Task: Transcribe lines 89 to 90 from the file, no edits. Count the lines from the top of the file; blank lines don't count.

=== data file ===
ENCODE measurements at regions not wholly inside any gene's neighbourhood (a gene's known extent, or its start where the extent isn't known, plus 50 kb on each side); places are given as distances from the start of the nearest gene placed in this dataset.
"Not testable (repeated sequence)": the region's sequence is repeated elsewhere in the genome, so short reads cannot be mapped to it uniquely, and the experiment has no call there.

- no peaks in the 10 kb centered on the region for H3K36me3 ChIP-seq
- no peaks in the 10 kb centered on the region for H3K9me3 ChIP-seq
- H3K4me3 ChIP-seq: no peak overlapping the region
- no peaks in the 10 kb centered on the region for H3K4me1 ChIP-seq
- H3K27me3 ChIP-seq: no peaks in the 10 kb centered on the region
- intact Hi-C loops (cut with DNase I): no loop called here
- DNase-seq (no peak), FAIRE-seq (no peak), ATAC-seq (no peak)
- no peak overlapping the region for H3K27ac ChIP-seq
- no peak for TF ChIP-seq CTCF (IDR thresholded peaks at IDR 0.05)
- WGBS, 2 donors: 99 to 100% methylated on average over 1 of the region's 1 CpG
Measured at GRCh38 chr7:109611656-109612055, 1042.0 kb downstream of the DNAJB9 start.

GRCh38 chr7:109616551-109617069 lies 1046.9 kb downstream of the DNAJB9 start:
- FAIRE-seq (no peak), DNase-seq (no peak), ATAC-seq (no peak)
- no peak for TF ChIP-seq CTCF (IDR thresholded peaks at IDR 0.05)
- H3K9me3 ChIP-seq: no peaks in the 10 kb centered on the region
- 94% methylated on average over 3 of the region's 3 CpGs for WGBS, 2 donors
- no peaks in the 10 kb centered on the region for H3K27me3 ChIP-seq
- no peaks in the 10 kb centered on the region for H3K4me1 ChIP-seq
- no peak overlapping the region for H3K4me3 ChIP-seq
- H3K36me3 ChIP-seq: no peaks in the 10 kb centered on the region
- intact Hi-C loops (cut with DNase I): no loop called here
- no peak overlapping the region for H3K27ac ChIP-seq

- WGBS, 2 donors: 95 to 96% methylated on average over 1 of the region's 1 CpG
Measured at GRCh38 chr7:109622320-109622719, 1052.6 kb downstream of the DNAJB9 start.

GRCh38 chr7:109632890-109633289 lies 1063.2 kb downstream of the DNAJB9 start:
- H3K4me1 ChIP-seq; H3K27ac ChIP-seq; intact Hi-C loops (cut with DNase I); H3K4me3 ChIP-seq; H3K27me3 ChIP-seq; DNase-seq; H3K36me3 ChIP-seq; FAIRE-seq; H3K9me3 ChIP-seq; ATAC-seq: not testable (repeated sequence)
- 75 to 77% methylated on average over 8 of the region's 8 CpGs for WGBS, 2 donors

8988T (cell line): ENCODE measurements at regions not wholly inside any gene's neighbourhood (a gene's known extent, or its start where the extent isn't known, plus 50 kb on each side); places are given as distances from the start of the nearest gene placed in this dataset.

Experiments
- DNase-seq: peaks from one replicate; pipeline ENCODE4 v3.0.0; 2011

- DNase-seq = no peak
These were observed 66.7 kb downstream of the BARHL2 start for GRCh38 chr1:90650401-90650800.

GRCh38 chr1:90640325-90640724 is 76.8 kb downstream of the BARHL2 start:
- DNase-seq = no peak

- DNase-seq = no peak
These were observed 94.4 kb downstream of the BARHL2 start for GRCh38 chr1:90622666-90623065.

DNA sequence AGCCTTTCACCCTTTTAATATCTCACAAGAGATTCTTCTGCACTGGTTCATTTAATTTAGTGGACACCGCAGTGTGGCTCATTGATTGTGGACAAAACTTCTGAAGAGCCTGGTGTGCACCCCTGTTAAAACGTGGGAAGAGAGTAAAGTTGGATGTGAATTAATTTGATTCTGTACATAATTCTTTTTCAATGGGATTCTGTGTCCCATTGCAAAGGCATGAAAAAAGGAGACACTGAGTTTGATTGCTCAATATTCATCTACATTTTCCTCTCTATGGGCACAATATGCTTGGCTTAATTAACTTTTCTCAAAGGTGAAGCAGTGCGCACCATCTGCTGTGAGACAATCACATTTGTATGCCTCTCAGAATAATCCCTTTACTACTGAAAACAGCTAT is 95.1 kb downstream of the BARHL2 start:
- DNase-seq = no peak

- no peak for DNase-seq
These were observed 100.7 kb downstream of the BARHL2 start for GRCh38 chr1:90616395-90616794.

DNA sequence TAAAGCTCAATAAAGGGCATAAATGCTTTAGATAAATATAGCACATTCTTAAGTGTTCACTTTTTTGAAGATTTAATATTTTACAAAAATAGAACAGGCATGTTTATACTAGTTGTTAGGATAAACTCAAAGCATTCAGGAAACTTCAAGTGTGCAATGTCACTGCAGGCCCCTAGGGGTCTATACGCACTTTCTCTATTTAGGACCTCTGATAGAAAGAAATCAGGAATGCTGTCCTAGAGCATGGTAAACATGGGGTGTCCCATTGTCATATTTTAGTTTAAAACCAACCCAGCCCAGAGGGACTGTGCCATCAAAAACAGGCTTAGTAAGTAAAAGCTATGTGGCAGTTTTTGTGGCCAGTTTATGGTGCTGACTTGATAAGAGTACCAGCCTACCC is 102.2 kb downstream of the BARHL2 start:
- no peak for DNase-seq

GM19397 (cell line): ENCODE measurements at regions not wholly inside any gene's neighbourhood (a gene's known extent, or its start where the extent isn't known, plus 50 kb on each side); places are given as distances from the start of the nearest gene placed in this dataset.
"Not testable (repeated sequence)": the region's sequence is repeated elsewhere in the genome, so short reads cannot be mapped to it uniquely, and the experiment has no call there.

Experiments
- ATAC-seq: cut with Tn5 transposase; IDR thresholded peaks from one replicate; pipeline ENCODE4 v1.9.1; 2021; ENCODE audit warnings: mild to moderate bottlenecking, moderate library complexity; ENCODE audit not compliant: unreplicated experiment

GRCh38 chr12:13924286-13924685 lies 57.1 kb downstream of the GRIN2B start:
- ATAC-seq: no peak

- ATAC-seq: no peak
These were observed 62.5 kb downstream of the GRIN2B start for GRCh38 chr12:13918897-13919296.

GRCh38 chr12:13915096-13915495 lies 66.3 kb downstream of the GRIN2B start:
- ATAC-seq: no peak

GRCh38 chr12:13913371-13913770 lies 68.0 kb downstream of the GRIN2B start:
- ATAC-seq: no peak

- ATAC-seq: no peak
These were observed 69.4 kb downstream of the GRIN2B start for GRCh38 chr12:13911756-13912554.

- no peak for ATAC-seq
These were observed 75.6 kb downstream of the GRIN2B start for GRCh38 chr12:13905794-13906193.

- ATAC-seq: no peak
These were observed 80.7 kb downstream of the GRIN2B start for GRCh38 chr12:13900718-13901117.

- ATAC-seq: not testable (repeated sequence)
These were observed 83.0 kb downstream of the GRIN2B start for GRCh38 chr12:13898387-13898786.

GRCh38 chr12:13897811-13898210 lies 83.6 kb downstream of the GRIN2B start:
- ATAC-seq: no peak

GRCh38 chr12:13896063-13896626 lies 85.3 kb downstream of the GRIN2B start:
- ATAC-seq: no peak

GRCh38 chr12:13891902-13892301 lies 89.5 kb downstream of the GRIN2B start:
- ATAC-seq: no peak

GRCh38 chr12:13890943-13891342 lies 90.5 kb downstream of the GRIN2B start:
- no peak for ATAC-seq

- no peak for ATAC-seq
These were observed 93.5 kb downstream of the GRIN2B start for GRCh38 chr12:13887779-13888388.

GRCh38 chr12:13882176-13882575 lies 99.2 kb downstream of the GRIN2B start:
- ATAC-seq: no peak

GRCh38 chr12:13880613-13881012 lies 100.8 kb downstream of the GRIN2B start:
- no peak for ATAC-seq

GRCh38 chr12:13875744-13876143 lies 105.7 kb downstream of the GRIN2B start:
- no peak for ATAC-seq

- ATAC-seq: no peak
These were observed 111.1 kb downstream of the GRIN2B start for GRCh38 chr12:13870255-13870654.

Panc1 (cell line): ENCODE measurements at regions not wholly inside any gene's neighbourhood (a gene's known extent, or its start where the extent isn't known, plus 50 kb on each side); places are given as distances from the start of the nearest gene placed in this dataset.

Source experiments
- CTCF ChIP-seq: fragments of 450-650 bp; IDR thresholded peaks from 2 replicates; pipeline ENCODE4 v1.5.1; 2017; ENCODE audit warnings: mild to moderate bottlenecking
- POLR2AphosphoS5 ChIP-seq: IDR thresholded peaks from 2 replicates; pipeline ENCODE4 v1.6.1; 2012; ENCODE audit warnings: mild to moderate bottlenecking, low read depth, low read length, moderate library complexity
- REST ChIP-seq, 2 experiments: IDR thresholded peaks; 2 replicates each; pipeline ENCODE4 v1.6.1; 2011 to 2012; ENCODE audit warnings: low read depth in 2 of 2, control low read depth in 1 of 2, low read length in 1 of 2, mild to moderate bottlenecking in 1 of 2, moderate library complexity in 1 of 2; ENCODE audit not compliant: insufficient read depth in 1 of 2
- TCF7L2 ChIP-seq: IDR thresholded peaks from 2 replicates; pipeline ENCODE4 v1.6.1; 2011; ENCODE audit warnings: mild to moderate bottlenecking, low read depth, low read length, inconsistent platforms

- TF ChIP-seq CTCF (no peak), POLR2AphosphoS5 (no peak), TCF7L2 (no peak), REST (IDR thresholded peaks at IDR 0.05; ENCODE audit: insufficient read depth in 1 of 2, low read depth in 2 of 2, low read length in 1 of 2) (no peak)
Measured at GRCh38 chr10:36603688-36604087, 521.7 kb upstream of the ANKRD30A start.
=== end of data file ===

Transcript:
- TF ChIP-seq CTCF (no peak), POLR2AphosphoS5 (no peak), TCF7L2 (no peak), REST (IDR thresholded peaks at IDR 0.05; ENCODE audit: insufficient read depth in 1 of 2, low read depth in 2 of 2, low read length in 1 of 2) (no peak)
Measured at GRCh38 chr10:36603688-36604087, 521.7 kb upstream of the ANKRD30A start.